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Vindelici coinage, 5th-1st century BC.

The Vindelici were a Celtic tribe in antiquity. Their realms were known to the Romans as Vindelicia and were considered bounded by the Danube and Germanic frontier to the north, the Inn (Œnus) to the east, Raetia to the south, and the Helvetii to the west. These lands today form northeast Switzerland, southeast Baden, and southern Württemberg and Bavaria. The chief town is assumed to have been the oppidum at Manching before the Romans; after the Roman conquest, the tribe's capital was moved to Augusta Vindelicorum ("Augusta of the Vindelici", modern Augsburg).

The material culture of its inhabitants the Vindelici was La Tène. Their language has not survived. The evidence of place-names argues that the Vindelici spoke a Celtic (i.e. Gaulish) language like the Boii and the Celts in the neighbouring Noricum. A possible etymology of their name includes a Celtic element *windo-, cognate to Irish find- 'white'.[1] The name of the Vindelician town of Cambodunum (today Kempten) derives from Celtic cambo dunon and means fortified place at the river bend (see old Irish camb or camm 'crooked' and dún 'fort'). However, according to a classical source, Servius' commentary on Virgil's Aeneid,[2] states the Vindelicians were Liburnians, which is very doubtful for one are situated far in the Alps and the other on the northern coast of Dalmatia. The modern historigraphy and archaeology consider them of Celtic origin under heavy mutual influence of nearby Raeti.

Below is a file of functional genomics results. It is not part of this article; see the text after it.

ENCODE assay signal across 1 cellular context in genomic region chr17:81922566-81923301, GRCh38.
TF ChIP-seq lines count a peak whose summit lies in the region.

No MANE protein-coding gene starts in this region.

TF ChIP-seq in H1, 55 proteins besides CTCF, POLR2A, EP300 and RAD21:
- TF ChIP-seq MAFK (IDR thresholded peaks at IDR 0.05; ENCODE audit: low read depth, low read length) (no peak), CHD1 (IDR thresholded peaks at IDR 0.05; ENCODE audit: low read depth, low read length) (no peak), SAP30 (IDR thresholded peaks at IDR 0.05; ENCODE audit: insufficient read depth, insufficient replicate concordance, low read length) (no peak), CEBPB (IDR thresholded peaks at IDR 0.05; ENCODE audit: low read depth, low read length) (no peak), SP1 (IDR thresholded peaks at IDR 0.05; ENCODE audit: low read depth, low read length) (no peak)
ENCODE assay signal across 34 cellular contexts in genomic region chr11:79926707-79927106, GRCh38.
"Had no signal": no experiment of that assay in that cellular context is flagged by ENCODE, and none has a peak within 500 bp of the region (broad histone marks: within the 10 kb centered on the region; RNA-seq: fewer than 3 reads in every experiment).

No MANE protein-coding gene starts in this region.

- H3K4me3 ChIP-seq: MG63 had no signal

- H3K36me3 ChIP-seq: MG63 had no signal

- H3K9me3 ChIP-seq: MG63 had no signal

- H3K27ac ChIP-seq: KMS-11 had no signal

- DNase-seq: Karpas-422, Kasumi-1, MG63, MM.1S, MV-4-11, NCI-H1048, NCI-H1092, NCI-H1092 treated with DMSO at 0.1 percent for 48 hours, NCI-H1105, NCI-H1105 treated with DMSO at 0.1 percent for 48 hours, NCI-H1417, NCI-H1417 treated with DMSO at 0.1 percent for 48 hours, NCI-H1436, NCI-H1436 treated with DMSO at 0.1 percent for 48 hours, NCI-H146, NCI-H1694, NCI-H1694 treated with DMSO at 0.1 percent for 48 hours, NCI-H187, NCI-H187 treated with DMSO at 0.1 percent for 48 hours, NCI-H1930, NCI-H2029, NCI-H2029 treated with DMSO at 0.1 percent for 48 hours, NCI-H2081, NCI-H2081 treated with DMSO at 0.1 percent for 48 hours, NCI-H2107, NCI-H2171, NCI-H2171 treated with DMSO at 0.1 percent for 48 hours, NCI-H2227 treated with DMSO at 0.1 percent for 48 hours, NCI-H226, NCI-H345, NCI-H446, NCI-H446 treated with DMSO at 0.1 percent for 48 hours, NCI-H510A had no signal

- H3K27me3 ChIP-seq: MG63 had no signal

Alpine tribes and Roman provinces in the Alps around 14BC.

Together with the neighboring tribes they were subjugated by Tiberius in 15 BC. The Augustan inscription of 12 BC mentions four tribes of the Vindelici among the defeated, the Cosuanetes, Rucinates, Licates and Catenates.

Towards the end of the 1st century AD, this region of the Vindelici was included in the province of Raetia. Horace alluded to them in his fourth book of Odes,[3] describing the eagle's first flight, a long metaphor that reveals itself at last as a compliment to Drusus:

videre Raeti bella sub Alpibus
Drusum gerentem Vindelici[4]

See also[edit]


  1. ^ Compare also Vindobona, Vindomagus, Vindonissa, etc.
  2. ^ Servius' commentary on Virgil's Aeneid i. 243.
  3. ^ Odes, iv. 4
  4. ^ "So the Vindelici young Drusus saw/ Leading war home to their own Rhaetian Alps" in Bulwer-Lytton's translation.